Posted by: Mark in Austin | April 16, 2007 8:47 AM | Report abuse

With the thrifty cash moves from Hillary, it looks like she's going to quietly wait until later in the year to give Obama a smack down. Hasn't name recognition always been Hillary's main asset in the primaries? She doesn't need to throw cash around to get her name out there.
http://www.political-buzz.com/

Posted by: mpp | April 16, 2007 8:25 AM | Report abuse

uh oh, it's 'lylepink syndrome'...I have my own doppleganger:

***********
agreed-- when i read the headline, i definitekly thought that Clinton had appropriated more than 25 million dollars for the primary fight. Turns out, Clinton isn't really the story-- Obama is. Honestly, I'm not one for accusing you of supporting a candidate overtly, but I am starting to wonder...

Posted by: JD | April 15, 2007 11:41 PM
***********

Of course, it's completely impossible that two readers of this blog have the same initials... :-)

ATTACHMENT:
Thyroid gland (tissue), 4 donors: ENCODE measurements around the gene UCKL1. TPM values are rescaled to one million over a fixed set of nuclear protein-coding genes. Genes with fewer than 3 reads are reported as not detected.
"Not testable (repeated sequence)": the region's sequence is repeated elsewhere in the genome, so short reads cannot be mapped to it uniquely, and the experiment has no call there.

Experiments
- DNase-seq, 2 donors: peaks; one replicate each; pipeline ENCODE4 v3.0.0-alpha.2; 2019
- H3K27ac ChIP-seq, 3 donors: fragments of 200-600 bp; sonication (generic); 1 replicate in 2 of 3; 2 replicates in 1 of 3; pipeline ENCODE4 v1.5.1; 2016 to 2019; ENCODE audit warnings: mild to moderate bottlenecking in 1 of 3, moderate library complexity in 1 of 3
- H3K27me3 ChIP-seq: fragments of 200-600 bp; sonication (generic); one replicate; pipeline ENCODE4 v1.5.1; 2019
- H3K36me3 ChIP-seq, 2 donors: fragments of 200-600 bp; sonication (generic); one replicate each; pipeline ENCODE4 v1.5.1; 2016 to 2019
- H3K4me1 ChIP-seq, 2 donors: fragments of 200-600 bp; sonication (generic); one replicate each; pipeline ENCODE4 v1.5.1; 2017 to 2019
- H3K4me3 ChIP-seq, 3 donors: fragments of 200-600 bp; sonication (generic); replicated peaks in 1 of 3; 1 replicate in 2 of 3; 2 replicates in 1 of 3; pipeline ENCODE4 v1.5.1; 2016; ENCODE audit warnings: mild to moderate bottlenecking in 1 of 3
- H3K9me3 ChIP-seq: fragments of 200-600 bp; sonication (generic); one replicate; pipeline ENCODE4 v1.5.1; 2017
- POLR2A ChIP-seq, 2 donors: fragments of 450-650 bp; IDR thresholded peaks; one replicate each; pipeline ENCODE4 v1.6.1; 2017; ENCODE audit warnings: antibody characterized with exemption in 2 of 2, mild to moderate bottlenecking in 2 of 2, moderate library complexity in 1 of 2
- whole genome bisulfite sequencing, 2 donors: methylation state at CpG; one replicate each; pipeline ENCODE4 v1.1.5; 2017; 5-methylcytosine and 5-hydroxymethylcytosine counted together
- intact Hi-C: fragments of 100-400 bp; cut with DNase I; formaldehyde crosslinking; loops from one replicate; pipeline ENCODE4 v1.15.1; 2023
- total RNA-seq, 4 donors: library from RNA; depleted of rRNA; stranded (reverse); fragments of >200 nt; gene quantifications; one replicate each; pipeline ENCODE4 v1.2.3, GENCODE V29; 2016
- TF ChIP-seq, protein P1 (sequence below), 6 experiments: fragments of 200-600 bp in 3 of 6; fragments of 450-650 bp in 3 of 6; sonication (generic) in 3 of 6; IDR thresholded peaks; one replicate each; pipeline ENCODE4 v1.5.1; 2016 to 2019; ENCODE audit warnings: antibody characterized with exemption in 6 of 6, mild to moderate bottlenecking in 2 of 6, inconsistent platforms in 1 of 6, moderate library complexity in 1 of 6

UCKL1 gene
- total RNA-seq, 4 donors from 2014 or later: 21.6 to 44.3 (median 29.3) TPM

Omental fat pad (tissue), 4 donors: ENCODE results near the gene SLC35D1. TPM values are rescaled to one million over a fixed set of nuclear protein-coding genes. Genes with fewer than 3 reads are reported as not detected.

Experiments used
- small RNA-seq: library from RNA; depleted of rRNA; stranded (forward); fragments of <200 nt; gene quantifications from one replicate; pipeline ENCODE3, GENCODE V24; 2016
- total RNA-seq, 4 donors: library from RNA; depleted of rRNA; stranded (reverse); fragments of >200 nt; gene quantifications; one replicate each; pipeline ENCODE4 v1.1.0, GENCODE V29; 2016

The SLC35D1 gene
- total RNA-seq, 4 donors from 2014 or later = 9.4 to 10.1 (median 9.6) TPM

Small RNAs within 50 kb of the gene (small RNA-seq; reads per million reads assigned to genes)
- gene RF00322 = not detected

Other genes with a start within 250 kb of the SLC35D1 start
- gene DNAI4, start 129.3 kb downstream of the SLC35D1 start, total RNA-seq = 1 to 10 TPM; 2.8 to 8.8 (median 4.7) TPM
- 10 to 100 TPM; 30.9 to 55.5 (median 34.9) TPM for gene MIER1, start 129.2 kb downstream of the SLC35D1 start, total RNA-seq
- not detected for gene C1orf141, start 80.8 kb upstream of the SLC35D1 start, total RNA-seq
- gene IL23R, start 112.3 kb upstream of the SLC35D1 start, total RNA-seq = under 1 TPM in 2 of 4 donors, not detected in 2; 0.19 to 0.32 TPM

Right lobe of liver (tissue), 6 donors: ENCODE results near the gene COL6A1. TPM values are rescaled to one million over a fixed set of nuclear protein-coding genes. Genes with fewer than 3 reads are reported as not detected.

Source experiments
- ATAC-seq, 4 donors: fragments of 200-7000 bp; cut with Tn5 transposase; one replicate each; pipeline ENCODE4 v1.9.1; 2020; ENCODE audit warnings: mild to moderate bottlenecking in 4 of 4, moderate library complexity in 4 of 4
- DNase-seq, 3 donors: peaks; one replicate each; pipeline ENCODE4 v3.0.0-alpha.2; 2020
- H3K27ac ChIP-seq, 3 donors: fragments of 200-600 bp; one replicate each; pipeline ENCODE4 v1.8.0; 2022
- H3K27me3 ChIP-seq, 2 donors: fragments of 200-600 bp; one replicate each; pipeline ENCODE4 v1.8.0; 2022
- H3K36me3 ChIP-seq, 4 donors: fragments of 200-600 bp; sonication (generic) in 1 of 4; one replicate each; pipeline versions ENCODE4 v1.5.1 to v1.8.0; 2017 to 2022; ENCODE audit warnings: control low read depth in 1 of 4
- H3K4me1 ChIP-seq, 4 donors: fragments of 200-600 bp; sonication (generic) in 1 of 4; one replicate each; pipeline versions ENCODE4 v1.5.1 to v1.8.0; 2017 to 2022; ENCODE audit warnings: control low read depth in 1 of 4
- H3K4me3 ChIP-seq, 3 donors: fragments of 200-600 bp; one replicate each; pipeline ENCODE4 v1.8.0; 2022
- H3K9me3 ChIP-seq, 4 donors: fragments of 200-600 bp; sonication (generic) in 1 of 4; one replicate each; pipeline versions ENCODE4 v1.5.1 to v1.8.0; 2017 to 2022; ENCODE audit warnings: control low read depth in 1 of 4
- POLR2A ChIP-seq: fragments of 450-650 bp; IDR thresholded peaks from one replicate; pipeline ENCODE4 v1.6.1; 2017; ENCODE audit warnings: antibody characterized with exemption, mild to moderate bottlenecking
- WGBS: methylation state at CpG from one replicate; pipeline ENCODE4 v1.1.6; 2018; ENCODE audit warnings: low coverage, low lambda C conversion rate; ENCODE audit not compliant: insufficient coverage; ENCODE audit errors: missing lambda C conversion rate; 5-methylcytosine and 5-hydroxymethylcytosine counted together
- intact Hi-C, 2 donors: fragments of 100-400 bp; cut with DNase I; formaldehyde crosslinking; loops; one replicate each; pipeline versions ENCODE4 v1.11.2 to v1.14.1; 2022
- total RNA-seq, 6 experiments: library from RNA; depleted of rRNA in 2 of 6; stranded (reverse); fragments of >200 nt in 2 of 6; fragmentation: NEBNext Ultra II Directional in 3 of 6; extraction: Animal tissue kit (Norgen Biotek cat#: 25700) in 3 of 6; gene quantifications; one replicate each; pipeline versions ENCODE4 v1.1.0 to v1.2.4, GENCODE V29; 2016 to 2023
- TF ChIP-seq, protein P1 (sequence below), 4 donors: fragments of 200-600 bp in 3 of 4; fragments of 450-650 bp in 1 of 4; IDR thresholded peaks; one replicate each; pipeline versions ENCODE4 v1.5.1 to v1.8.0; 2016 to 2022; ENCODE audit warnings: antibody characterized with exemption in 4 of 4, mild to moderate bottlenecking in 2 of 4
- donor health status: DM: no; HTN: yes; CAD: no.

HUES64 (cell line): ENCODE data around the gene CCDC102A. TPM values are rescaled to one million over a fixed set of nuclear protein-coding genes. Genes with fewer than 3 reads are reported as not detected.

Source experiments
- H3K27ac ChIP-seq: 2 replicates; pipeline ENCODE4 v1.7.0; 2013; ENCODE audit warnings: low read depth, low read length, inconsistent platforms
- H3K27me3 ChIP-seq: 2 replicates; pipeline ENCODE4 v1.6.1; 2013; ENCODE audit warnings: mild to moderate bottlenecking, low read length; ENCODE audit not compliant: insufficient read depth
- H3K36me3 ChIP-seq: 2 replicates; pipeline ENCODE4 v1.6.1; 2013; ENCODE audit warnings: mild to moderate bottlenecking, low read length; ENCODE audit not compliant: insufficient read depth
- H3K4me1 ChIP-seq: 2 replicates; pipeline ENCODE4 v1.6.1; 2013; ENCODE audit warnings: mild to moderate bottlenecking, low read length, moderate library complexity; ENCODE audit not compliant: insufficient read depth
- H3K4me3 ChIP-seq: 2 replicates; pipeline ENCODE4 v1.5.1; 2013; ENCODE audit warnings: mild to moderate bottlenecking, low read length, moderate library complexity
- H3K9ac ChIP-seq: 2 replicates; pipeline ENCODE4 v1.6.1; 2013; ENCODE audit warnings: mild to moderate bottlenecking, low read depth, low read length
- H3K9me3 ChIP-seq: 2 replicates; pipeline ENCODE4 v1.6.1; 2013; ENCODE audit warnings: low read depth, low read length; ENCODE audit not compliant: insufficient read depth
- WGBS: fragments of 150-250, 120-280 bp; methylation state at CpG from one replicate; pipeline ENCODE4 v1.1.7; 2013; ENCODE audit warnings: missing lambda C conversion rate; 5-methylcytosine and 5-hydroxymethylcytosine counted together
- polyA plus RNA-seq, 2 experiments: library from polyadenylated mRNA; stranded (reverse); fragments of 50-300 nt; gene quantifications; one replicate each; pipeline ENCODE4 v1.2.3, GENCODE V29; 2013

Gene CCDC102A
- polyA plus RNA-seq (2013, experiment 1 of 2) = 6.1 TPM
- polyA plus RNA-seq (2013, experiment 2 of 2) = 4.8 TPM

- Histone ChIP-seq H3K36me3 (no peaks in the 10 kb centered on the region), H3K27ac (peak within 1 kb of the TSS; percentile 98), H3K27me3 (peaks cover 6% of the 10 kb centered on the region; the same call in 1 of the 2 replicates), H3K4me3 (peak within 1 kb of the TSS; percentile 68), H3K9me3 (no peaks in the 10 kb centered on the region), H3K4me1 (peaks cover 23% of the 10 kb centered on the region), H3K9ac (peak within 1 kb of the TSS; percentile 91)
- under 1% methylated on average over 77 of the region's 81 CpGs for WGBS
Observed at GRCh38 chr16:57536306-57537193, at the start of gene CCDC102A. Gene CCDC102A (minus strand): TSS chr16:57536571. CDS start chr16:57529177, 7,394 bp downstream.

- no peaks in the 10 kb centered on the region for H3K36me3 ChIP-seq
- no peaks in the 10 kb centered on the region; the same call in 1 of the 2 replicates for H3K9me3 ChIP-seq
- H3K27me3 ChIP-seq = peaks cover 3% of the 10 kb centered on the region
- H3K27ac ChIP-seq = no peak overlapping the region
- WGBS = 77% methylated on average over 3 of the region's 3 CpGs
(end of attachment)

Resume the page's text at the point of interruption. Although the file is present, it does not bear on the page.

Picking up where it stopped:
As for the topic at hand, why didn't CC post the cash-on-hand of Obama? Wouldnt' that make an apples to apples comparison easier? Or did he and I just missed it?

Posted by: JD (the real one, from Va) | April 16, 2007 8:12 AM | Report abuse

GRS,

Dan Hynes was the pick of the Daley machine in the 2004 Senate Election. Mayor Daley stayed officially neutral, but his brother, John Daley, the Cook County Commissioner, officially endorsed Hynes, as did the Cook County Board President, John Stroger. My understanding is that Hynes in general got the most political and financial support from Daley associates, which makes sense--his father, Tom Hynes, goes WAY back in the Daley machine (and remains an important figure last I knew).